As the 2008 Democratic field begins to take shape, it's worth considering the liabilities each may bring to the race.
Although widely regarded by many party followers as the prototypical national security Democrat, General Wesley Clark has come in for criticism regarding his NATO command in Kosovo, and likely will again should he progress very far in the 2008 primaries.
Among those critical of Clark is Andrew Bacevich, a self-described conservative whose recent book The New American Militarism I've discussed favorably on prior occasions in this space for its critique of the Bush administration's military overstretch. Although saving most of his critique for the Republican administration and the conservative forces pushing a messianic American militarism Bacevich disapproved of the Kosovo venture, viewing it as "using limited force in pursuit of less than vital objectives."
Bacevich criticizes Clark for his part in encouraging the bombing campaign, for overestimating the bombing's effects as Serb troops dispersed to villages and forests, and for underestimating the humanitarian crisis spawned by the air attacks as the Serbs accelerated their policy of ethnic cleansing.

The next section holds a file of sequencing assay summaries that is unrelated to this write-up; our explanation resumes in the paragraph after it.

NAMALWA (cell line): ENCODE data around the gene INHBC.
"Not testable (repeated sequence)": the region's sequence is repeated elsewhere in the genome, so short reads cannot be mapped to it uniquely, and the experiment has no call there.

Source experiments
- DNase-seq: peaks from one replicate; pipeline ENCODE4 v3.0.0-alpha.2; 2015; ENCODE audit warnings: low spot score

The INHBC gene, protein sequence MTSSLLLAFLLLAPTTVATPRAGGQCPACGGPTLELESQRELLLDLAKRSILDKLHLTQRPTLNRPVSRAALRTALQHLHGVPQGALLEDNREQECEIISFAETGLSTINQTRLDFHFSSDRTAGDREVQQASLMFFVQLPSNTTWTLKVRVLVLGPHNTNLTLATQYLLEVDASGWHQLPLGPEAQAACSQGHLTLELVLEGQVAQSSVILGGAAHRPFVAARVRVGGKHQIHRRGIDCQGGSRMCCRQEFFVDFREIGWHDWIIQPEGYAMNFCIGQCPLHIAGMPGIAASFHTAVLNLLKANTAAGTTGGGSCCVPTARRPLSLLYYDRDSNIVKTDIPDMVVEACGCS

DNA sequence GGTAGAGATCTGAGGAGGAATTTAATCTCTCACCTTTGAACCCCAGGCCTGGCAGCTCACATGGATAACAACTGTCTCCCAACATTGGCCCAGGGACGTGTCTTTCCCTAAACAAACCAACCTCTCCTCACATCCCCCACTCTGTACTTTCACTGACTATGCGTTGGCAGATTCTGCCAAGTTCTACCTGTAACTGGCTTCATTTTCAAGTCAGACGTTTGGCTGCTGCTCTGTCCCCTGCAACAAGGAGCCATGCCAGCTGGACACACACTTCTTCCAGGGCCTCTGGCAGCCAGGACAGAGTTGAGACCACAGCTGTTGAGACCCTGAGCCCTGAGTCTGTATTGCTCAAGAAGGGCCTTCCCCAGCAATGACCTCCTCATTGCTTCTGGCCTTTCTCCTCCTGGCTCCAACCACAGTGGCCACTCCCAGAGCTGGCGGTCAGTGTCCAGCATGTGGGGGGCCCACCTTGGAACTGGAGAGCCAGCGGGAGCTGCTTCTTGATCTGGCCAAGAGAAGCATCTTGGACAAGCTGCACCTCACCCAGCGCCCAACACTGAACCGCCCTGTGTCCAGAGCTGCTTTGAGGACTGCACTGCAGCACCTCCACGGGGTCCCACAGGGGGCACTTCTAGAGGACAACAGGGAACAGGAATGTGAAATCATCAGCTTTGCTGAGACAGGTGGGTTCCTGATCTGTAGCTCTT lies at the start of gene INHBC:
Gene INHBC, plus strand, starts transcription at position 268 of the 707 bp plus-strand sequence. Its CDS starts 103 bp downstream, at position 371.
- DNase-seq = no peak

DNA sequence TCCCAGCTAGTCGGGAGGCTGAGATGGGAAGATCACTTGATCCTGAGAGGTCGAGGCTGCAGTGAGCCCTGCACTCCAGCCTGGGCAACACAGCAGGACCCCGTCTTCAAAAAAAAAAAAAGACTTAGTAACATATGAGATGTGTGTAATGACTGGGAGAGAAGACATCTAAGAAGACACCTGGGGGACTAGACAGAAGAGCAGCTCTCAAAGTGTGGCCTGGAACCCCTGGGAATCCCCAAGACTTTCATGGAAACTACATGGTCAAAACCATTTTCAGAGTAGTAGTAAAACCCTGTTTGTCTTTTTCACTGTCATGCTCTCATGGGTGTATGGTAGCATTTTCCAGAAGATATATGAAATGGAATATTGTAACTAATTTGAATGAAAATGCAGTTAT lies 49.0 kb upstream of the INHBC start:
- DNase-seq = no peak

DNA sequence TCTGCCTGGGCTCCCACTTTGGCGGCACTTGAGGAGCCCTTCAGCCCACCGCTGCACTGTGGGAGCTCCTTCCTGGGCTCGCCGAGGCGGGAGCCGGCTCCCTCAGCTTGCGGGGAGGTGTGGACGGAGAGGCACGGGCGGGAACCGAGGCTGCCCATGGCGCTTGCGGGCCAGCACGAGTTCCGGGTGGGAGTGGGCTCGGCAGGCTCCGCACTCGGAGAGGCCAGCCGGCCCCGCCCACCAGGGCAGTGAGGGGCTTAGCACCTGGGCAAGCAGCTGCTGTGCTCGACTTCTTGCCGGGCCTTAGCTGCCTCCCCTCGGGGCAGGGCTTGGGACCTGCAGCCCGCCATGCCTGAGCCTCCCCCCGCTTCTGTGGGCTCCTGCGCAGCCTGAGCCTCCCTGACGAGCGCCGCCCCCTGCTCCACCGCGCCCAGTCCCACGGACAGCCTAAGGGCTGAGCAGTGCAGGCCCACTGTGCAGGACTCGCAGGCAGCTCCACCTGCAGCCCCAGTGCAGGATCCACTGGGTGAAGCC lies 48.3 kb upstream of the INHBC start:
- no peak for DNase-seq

Bacevich faults Operation Allied Force and Clark for undermining "the Powell Doctrine" of using overwhelming force (sparingly) for certain completeable national security interests, for discrediting the judgment of military leaders in the eyes of political officials who would thereafter invite themselves to second-guess military strategies and advice, and for reintroducing the mingling of the civil-political with the military when matters of waging war, limited or otherwise, were concerned.
I recite this not to validate or negate Bacevich as a critic of military policy or of Clark as a candidate.
I merely offer it for your consideration, to evaluate and to do with as you wish.
I report, you decide.